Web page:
The ATP board of directors has selected British tournament director Chris Kermode as the tour’s next leader, three tennis sources said late last week. Contractual details were being negotiated at press time.
|Chris Kermode runs the Aegon Championships, a Wimbledon tune-up event.
Not well-known outside of British tennis circles, Kermode was selected ahead of a group of tennis insiders, including ATP executive Mark Young and BNP Paribas Open executive Steve Simon.
“He is a fantastic person, very well-liked all around,” said Patricio Apey, who organizes tennis exhibitions, including one in the U.K. “And that sounds sort of like a cliché, but if you look at the role and the difficulty appointing someone, you have to be liked all around, and that means by tournaments and players.”
The ATP is a partnership between the game’s players and events, with each side getting three votes on the seven-person board. (Kermode would be the seventh vote.) That means the person in the top seat needs to bridge frequent splits between the sides.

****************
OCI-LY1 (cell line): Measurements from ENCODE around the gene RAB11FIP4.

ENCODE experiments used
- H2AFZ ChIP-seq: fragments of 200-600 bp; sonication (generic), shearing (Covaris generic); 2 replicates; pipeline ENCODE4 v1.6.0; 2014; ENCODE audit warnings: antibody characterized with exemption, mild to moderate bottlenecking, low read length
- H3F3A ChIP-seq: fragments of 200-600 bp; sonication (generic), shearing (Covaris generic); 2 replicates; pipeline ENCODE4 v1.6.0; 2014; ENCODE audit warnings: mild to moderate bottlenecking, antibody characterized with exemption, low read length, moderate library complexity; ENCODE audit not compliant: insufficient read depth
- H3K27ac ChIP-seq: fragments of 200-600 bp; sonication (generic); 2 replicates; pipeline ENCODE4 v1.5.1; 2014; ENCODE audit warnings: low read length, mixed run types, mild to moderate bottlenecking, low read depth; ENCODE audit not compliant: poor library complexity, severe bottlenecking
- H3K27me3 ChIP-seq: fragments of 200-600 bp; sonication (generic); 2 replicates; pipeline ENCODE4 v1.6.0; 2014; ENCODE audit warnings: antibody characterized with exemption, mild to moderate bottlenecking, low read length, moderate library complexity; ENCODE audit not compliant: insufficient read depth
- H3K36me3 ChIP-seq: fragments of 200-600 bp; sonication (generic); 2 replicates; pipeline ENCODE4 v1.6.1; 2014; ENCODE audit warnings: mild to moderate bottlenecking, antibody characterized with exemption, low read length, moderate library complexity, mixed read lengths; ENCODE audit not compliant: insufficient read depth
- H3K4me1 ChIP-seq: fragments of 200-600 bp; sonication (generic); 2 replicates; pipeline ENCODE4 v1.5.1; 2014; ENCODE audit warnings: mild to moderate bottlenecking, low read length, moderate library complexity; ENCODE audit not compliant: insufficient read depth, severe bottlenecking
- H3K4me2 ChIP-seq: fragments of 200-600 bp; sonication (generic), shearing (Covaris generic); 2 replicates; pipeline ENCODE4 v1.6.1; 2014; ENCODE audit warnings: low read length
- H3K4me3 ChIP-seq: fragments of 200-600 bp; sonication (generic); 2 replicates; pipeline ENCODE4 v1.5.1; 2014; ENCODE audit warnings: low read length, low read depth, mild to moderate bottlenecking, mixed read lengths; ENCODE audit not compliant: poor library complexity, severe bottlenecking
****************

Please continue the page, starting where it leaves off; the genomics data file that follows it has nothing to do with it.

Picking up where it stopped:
Currently, Kermode runs the Aegon Championships, a Wimbledon tune-up event, and is the managing director of the season-ending championships in London. That event concluded last week having attracted, for the second consecutive year, more than 260,000 fans over its eight-day run.
The ATP has had a high degree of turnover with its top position in recent years. Adam Helfant assumed the post in 2009 but departed at the end of 2011 after he and the board could not settle on an extension of his contract. Drewett took over the role at the start of 2012 but announced his illness in January of this year and said that he would be stepping down.
Kermode would not be the first ATP leader to come from a smaller tournament. The first CEO of the modern ATP, Mark Miles, took on his role after running the Indianapolis tennis tournament, and he held the post for more than a decade and a half. He was succeeded by Etienne de Villiers, a Disney executive, who in turn ceded the post to Helfant. Both outsiders to tennis, they at times rubbed the sport’s insiders the wrong way. With the searches that settled on Drewett and Kermode, the ATP chose to look inside of the sport.